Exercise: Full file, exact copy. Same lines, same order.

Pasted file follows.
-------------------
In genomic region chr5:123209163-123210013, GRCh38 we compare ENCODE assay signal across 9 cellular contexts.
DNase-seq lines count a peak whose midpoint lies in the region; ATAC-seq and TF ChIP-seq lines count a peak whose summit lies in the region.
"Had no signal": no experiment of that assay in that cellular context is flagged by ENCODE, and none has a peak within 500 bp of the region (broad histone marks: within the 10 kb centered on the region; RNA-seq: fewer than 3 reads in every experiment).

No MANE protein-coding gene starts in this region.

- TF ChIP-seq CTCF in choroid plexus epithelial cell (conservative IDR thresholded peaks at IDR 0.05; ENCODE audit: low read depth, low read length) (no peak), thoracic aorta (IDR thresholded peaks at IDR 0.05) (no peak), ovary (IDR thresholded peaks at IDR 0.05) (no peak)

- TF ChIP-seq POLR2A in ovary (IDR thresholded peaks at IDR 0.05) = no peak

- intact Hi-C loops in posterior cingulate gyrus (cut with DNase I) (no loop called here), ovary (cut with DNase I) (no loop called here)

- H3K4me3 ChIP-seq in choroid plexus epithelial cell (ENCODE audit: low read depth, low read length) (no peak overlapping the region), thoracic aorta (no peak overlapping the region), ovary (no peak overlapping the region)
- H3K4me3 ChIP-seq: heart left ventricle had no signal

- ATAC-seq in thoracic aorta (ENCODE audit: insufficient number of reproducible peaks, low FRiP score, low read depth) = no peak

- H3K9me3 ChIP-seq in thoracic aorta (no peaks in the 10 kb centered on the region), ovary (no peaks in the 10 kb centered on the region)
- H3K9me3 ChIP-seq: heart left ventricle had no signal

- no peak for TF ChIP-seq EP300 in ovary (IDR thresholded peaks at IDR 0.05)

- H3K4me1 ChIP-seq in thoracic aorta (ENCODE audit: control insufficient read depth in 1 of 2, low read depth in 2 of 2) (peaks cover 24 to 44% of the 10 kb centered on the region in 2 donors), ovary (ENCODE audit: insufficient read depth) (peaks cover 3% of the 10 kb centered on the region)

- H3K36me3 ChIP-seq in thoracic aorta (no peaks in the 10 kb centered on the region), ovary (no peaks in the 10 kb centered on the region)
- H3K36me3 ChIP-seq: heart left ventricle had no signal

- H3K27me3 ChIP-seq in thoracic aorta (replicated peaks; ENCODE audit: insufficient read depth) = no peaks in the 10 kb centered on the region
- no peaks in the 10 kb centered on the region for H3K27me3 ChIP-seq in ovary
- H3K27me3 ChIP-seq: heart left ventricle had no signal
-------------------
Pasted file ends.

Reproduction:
In genomic region chr5:123209163-123210013, GRCh38 we compare ENCODE assay signal across 9 cellular contexts.
DNase-seq lines count a peak whose midpoint lies in the region; ATAC-seq and TF ChIP-seq lines count a peak whose summit lies in the region.
"Had no signal": no experiment of that assay in that cellular context is flagged by ENCODE, and none has a peak within 500 bp of the region (broad histone marks: within the 10 kb centered on the region; RNA-seq: fewer than 3 reads in every experiment).

No MANE protein-coding gene starts in this region.

- TF ChIP-seq CTCF in choroid plexus epithelial cell (conservative IDR thresholded peaks at IDR 0.05; ENCODE audit: low read depth, low read length) (no peak), thoracic aorta (IDR thresholded peaks at IDR 0.05) (no peak), ovary (IDR thresholded peaks at IDR 0.05) (no peak)

- TF ChIP-seq POLR2A in ovary (IDR thresholded peaks at IDR 0.05) = no peak

- intact Hi-C loops in posterior cingulate gyrus (cut with DNase I) (no loop called here), ovary (cut with DNase I) (no loop called here)

- H3K4me3 ChIP-seq in choroid plexus epithelial cell (ENCODE audit: low read depth, low read length) (no peak overlapping the region), thoracic aorta (no peak overlapping the region), ovary (no peak overlapping the region)
- H3K4me3 ChIP-seq: heart left ventricle had no signal

- ATAC-seq in thoracic aorta (ENCODE audit: insufficient number of reproducible peaks, low FRiP score, low read depth) = no peak

- H3K9me3 ChIP-seq in thoracic aorta (no peaks in the 10 kb centered on the region), ovary (no peaks in the 10 kb centered on the region)
- H3K9me3 ChIP-seq: heart left ventricle had no signal

- no peak for TF ChIP-seq EP300 in ovary (IDR thresholded peaks at IDR 0.05)

- H3K4me1 ChIP-seq in thoracic aorta (ENCODE audit: control insufficient read depth in 1 of 2, low read depth in 2 of 2) (peaks cover 24 to 44% of the 10 kb centered on the region in 2 donors), ovary (ENCODE audit: insufficient read depth) (peaks cover 3% of the 10 kb centered on the region)

- H3K36me3 ChIP-seq in thoracic aorta (no peaks in the 10 kb centered on the region), ovary (no peaks in the 10 kb centered on the region)
- H3K36me3 ChIP-seq: heart left ventricle had no signal

- H3K27me3 ChIP-seq in thoracic aorta (replicated peaks; ENCODE audit: insufficient read depth) = no peaks in the 10 kb centered on the region
- no peaks in the 10 kb centered on the region for H3K27me3 ChIP-seq in ovary
- H3K27me3 ChIP-seq: heart left ventricle had no signal